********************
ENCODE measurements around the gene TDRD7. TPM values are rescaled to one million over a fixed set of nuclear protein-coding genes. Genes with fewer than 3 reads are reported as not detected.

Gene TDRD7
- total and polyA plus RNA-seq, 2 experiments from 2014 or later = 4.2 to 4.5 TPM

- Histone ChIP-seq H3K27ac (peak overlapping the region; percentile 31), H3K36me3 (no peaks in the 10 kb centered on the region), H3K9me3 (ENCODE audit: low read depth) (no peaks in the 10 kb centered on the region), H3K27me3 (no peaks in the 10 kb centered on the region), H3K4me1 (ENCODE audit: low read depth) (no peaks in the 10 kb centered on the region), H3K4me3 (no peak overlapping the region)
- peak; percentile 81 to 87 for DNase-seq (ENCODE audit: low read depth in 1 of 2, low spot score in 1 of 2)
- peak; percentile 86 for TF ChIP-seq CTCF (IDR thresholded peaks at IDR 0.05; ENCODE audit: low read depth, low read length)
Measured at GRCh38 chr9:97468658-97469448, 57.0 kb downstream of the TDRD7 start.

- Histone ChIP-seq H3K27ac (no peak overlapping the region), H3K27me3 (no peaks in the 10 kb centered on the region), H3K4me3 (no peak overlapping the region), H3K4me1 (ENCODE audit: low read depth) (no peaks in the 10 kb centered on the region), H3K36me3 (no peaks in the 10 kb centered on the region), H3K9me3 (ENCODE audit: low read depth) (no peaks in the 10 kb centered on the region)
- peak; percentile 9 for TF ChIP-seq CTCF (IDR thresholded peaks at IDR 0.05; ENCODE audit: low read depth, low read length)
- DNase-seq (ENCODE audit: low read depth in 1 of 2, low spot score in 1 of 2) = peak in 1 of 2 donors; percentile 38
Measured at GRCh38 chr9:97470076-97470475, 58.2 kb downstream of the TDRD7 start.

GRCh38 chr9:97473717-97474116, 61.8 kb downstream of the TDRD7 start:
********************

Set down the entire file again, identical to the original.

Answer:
ENCODE measurements around the gene TDRD7. TPM values are rescaled to one million over a fixed set of nuclear protein-coding genes. Genes with fewer than 3 reads are reported as not detected.

Gene TDRD7
- total and polyA plus RNA-seq, 2 experiments from 2014 or later = 4.2 to 4.5 TPM

- Histone ChIP-seq H3K27ac (peak overlapping the region; percentile 31), H3K36me3 (no peaks in the 10 kb centered on the region), H3K9me3 (ENCODE audit: low read depth) (no peaks in the 10 kb centered on the region), H3K27me3 (no peaks in the 10 kb centered on the region), H3K4me1 (ENCODE audit: low read depth) (no peaks in the 10 kb centered on the region), H3K4me3 (no peak overlapping the region)
- peak; percentile 81 to 87 for DNase-seq (ENCODE audit: low read depth in 1 of 2, low spot score in 1 of 2)
- peak; percentile 86 for TF ChIP-seq CTCF (IDR thresholded peaks at IDR 0.05; ENCODE audit: low read depth, low read length)
Measured at GRCh38 chr9:97468658-97469448, 57.0 kb downstream of the TDRD7 start.

- Histone ChIP-seq H3K27ac (no peak overlapping the region), H3K27me3 (no peaks in the 10 kb centered on the region), H3K4me3 (no peak overlapping the region), H3K4me1 (ENCODE audit: low read depth) (no peaks in the 10 kb centered on the region), H3K36me3 (no peaks in the 10 kb centered on the region), H3K9me3 (ENCODE audit: low read depth) (no peaks in the 10 kb centered on the region)
- peak; percentile 9 for TF ChIP-seq CTCF (IDR thresholded peaks at IDR 0.05; ENCODE audit: low read depth, low read length)
- DNase-seq (ENCODE audit: low read depth in 1 of 2, low spot score in 1 of 2) = peak in 1 of 2 donors; percentile 38
Measured at GRCh38 chr9:97470076-97470475, 58.2 kb downstream of the TDRD7 start.

GRCh38 chr9:97473717-97474116, 61.8 kb downstream of the TDRD7 start: